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That's A Wrap

How the Supreme Court Ended Nikki Haley’s Campaign

Her entire candidacy was predicated on the notion that she’d be there if Trump’s legal woes caught up with him. Two controversial high court rulings ended that dream.

Republican presidential candidate Nikki Haley announces the suspension of her presidential campaign at her campaign headquarters in Daniel Island, South Carolina.
Sean Rayford/Getty Images
Republican presidential candidate Nikki Haley announces the suspension of her presidential campaign at her campaign headquarters in Daniel Island, South Carolina.

Nikki Haley suffered not one but two monumental defeats this week. The obvious one came on a not-so-Super Tuesday, as Republican voters (outside of Vermont, anyway) embraced Donald Trump’s rotoscope vision for a second term, leading Haley to formally drop out of the race. But the less commented-upon but perhaps more significant pasting came at the hands of the Supreme Court—a one-two punch, really. First, the court abetted the Trump team’s wish to extend his federal trial as far into the future as possible. Then, the day before Haley’s electoral slaughter, they nullified Colorado’s invalidation of Trump’s place on the ballot. Together, those actions eliminated what was probably Haley’s play all along: being the warm body waiting in the wings, ready to step forward the very moment Trump’s legal troubles finally collapsed his ability to stand for election in November.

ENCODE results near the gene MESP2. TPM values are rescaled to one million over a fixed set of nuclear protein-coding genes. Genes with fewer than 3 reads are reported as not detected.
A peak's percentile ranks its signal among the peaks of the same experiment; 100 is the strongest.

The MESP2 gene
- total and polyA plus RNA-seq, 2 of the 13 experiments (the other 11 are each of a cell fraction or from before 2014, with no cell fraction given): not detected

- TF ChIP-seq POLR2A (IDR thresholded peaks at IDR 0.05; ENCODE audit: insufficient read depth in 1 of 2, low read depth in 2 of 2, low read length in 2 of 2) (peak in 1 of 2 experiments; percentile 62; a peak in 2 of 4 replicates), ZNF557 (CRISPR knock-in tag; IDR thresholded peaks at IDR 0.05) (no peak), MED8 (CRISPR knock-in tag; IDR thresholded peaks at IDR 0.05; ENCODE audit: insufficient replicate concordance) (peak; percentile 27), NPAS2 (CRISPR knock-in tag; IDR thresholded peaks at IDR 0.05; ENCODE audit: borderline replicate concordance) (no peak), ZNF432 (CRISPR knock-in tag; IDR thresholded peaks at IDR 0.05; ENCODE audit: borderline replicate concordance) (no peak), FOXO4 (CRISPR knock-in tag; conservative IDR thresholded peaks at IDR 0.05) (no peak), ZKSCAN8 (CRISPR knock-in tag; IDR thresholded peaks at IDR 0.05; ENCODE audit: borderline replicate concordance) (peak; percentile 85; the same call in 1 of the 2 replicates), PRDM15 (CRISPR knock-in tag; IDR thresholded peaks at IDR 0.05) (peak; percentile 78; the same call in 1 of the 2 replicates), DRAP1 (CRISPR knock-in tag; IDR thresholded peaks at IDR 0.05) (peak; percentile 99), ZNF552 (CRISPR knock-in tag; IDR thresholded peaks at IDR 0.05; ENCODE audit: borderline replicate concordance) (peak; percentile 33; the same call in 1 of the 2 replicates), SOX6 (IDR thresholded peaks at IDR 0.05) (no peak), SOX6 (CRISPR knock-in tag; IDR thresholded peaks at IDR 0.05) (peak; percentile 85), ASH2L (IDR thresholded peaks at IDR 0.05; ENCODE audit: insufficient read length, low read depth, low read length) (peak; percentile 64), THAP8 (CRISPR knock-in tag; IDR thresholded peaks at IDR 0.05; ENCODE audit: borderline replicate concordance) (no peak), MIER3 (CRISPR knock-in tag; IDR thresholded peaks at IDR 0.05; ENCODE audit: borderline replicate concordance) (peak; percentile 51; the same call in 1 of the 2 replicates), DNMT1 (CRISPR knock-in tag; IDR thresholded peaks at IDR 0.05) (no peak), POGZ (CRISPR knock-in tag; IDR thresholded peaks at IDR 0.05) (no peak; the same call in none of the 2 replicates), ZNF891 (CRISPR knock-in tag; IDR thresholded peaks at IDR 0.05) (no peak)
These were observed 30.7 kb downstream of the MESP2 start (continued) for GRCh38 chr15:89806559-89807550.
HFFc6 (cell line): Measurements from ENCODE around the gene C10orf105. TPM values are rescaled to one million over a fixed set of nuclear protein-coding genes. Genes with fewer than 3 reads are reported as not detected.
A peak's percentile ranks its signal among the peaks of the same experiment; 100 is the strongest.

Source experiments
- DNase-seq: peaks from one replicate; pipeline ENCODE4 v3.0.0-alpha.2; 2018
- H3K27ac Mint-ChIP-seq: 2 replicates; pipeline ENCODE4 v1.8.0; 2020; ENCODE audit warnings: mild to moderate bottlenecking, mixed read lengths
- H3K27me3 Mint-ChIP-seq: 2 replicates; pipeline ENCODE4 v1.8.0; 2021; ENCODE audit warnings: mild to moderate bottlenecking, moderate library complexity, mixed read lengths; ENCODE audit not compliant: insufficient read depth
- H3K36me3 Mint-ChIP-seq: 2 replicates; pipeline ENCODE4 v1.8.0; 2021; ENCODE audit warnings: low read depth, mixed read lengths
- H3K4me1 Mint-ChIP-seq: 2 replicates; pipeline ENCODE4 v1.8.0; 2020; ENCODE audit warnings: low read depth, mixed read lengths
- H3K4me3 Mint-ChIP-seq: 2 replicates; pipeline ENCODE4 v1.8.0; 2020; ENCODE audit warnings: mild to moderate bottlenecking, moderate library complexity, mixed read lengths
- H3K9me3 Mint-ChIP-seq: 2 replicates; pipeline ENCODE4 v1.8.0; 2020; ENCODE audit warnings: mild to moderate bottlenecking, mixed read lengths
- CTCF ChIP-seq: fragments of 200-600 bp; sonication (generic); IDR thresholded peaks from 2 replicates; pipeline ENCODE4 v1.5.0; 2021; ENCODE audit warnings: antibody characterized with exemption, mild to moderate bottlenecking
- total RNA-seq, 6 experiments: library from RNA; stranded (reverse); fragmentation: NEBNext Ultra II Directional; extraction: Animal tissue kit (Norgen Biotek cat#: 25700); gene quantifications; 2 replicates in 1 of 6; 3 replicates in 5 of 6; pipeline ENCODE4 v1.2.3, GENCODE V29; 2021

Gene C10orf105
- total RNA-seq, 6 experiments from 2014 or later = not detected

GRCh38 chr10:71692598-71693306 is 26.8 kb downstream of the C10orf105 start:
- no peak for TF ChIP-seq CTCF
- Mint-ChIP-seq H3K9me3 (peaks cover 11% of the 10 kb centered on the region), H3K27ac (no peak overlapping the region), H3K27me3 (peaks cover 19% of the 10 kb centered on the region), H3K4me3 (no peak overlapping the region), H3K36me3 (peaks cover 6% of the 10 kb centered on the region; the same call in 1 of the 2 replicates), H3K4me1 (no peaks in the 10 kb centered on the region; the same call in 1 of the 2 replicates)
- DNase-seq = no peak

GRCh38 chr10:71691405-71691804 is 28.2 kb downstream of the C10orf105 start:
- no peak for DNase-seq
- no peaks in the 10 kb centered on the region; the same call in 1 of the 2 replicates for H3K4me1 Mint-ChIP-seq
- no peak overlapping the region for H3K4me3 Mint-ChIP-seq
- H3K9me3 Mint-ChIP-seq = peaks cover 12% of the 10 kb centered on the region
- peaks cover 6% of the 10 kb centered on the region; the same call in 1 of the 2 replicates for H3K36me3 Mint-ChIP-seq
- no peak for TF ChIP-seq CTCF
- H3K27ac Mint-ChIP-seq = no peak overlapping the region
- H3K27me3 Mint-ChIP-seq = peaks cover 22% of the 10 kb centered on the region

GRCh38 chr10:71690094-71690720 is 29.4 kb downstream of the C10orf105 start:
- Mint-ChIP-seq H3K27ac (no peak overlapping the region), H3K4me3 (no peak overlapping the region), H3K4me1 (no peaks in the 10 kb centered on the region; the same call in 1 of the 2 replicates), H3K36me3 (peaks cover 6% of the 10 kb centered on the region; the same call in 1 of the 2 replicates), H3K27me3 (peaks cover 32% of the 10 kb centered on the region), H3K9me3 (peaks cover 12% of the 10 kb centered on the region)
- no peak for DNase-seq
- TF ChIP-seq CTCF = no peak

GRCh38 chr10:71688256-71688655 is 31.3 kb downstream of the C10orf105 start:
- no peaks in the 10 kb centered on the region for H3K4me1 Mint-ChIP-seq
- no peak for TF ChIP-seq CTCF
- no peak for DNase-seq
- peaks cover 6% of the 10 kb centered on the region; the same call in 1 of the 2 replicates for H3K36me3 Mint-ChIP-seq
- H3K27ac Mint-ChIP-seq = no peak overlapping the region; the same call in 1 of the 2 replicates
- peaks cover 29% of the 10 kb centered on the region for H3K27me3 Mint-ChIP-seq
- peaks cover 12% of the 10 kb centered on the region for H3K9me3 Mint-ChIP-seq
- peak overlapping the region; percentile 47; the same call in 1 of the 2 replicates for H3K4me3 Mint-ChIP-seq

Naturally, it’s hardly surprising that Haley was unable to actually pry the Republican Party free from the stranglehold that Trump’s stubby fingers have long held over that institution. Trump’s appeal to the GOP base is not, I think, the same as it was eight years ago—his outrageousness was once bracing; today, his resentments have the sticky hold of unwrapped candy—but in this most recent GOP primary, his opponents were hobbled by their own weaknesses. DeSantis dematerialized as a threat as soon as his marble-mouthed cringiness was exposed to voters; Haley’s ceiling was carved, at least in part, by her race and gender. Neither really treated Trump’s many crimes the way a Republican of yesteryear would have: as opposition research. Haley might have done herself a favor if she’d made her hidden play more explicit, raising the specter of a down-by-law Trump in the months before the Supreme Court handed him a Trump-branded set of “get out of jail free” cards.

Here’s one problem Haley didn’t have: Her policy ideas were not even a little bit out of step with the Trumpian right. Her rhetoric on abortion was fluffy enough to confuse both anti-choice forces and journalists, and she made the mistake of being slightly humane in the wake of George Floyd’s death. But aside from some now-outré neoconservative foreign policy flourishes, her politics were as rigidly conservative as any elected Republican’s in today’s party.